Thistle (thistle_chaser) wrote,
Thistle
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Book #44: Extinct

Extinct by Ike Hamill.

This was a new one for me. The characters in the book ruined what might have otherwise been an interesting story. (But, after reading the one-star reviews on Amazon, I suspect the story ended up being as bad as the characters.)

The blurb of the book was what hooked me. It was something like: "When most of the human race goes extinct, how will the rest survive?" That's one of my favorite plotlines, and the cover image was spiffy (I know, I know), so I decided to give the book a try.

eBook readers like to start you on the first page of the story, but I like starting at the cover. I enjoy seeing the dedications (if any), notes, and the all-important copyright page. Why important? Because that's where the publisher is listed and I can make guesses as to if it's self-published or not. The copyright page of Extinct almost made me stop reading. I'll reproduce it in whole:

This is a work of fiction. The names, characters, places, and events have been fabricated only to entertain. If they resemble any facts in any way, I'd be completely shocked. This book may not be reproduced in whole or in part without the consent of Ike Hamill. Unless, of course, you intend to quote a section of the book in order to illustrate how awesome it is. In that case, go ahead. Copyright 2013 by Ike Hamill. All rights reserved.

That's it. That's all that was on the copyright page. No mention of even a fake or self publisher. Nothing. Just that bogglingly unprofessional paragraph. Not even an isbn! Gah!

But since I had the book, I gave it a try. Turns out the story started much earlier than I expected, before all the people vanished. (Which is too bad, as fewer characters would have made the book slightly better.)

We're introduced to Brad. Brad lives alone in the woods. He does something with computers, thus can work remotely. One day Brad goes for a walk in the woods. He finds a vine that moves. A spiked vine. It wraps around his ankle. He goes home, his leg swells up like hell, and so he takes a nap. He wakes up days later.

Does this worry Brad? Nope. He goes back to his normal life. A week or so later he walks out into the woods again. The vines have grown like wildfire. They actively reach for him. They give off a scent that sends him deep into daydreams, long enough that the vines can cross half the distance to him. He wakes up enough to notice that, then back to daydreaming. He wakes up again, describes this as a game of Red Light, Green Light with the vines sneaking up on him. Telling himself he's no botanist, he figures this is fine plant behavior and goes back home and to his life.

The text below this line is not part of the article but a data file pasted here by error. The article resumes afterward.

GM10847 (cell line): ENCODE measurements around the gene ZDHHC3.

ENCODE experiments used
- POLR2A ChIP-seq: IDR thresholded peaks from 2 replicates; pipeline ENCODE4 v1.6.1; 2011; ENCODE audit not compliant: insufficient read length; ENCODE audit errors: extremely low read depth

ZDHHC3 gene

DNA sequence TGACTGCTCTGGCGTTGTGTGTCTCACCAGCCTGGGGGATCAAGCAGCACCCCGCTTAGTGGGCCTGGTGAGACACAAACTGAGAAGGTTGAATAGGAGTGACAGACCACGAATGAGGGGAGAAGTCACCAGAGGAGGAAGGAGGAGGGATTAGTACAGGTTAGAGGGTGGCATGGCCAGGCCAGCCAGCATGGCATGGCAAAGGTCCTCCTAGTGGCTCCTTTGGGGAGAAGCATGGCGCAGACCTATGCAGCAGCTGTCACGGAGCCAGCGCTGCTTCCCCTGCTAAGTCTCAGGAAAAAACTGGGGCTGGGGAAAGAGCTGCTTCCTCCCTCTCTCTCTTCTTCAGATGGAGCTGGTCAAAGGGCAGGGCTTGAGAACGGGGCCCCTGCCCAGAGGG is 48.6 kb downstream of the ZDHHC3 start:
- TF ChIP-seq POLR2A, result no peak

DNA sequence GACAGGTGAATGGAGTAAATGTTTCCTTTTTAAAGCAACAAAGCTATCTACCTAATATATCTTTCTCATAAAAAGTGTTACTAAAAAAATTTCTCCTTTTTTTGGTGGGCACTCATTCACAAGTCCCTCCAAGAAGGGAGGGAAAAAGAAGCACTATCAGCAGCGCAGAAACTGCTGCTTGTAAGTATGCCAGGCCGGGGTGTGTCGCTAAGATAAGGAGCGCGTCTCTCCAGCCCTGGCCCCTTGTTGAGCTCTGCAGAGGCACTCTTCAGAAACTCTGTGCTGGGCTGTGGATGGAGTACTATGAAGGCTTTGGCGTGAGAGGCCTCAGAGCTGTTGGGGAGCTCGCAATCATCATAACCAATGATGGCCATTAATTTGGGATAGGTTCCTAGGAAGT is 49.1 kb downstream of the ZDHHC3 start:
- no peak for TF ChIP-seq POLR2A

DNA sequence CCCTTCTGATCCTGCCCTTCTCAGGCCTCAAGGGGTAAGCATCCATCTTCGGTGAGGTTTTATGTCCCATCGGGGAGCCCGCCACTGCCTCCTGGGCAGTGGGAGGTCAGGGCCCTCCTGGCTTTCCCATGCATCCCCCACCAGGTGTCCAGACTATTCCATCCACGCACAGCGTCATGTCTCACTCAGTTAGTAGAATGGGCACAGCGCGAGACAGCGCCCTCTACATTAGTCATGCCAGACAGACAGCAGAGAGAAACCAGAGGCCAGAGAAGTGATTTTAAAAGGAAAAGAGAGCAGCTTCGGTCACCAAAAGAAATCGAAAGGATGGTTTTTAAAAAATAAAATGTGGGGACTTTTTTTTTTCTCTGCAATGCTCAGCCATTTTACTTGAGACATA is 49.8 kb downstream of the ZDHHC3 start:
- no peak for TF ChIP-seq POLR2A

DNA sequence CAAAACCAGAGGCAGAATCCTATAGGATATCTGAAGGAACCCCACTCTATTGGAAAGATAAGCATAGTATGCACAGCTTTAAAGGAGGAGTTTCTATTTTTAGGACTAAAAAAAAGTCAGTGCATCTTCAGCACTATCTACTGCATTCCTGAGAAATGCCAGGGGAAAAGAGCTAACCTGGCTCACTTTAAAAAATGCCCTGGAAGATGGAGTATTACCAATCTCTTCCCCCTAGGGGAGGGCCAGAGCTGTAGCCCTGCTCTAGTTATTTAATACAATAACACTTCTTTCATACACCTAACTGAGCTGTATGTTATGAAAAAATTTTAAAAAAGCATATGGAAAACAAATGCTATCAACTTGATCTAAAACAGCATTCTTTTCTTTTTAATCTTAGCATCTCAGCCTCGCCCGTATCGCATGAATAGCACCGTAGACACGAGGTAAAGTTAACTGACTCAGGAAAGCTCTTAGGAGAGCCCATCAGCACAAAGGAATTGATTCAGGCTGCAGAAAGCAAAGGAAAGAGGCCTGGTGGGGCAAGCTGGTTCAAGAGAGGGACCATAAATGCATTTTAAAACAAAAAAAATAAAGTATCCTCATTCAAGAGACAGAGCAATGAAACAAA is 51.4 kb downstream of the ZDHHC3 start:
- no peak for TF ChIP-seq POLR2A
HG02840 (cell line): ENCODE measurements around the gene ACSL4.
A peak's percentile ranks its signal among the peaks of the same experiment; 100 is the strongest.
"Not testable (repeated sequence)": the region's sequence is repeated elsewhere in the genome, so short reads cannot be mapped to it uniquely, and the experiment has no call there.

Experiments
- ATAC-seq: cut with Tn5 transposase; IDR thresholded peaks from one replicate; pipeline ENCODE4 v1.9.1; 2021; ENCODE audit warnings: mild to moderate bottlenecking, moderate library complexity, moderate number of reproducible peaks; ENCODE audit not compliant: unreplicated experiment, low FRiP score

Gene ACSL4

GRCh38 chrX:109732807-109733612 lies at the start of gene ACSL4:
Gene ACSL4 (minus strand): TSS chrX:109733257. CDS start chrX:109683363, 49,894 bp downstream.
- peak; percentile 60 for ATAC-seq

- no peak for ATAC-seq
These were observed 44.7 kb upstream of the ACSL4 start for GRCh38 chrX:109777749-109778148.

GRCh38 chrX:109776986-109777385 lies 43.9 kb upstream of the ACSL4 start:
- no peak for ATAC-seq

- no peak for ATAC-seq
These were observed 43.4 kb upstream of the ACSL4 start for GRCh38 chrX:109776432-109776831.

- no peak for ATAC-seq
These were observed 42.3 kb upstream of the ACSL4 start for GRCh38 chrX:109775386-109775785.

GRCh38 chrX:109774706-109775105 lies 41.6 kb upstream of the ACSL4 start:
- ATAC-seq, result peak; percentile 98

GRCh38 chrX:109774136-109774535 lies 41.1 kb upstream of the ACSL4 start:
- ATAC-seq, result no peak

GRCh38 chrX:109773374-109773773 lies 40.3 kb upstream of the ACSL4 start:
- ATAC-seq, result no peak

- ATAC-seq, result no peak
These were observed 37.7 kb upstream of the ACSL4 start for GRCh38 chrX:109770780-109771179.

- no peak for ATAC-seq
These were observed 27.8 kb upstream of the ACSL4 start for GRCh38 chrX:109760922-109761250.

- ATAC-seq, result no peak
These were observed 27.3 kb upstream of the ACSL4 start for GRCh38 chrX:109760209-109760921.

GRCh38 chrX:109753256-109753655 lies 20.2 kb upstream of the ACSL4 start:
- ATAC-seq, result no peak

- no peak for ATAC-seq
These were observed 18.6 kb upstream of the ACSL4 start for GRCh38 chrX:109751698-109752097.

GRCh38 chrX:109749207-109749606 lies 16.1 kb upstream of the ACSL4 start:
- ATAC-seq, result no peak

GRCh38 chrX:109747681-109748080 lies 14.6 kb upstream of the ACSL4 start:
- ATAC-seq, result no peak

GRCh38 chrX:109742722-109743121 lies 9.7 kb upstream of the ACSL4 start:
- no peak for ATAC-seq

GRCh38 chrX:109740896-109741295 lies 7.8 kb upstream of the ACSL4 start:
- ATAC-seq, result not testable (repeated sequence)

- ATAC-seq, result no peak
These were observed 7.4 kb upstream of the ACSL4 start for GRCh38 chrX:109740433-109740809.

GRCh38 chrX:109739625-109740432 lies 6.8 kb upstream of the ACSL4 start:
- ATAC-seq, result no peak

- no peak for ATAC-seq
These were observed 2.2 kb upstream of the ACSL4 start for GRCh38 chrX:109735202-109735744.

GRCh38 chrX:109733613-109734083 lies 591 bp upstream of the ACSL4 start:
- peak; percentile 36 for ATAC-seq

A week later he returns again. The vines have taken over a giant field. Some kind of massive rock/animal is living in the middle of them. The vines go crazy trying to get him. The scent is there. They make some kind of sound that draws him in. The vines have flowers, one of every color in a row, so a red flower with an orange next to it and a yellow next to it, down the rainbow. Finally Brad wonders if this isn't normal.

Who does Brad call?
A) The FBI
B) The police
C) His old college roommate from 20 years ago who once took a botany class

C. Gods above, the characters (all of them!) were just so stupid. Except the kid. The other main character was a kid who was smarter than anyone else (not really that hard, I guess...). Worst of all, whenever he was in the same scene with adults, the adults got even more stupid just so the kid could look smarter!

With much struggle, I made it to 50% of the book before I started skimming. Sadly, the writer did have some skill -- the scary scenes were actually scary, and there were a couple of them. I really wanted to know how he'd wrap the plot up. Based on the Amazon reviews, it's good that I stopped reading, because the book actually went downhill from there and apparently the plot made no sense at all and was never explained.

The book may be on sale at Amazon right now ($2), but I couldn't recommend it if it were free.

Further proof that Amazon reviews mean nothing anymore: It has 27 five star reviews, 28 four stars, and 15 three stars. I'd give it one.
Tags: 2013 books, book review, book: extinct
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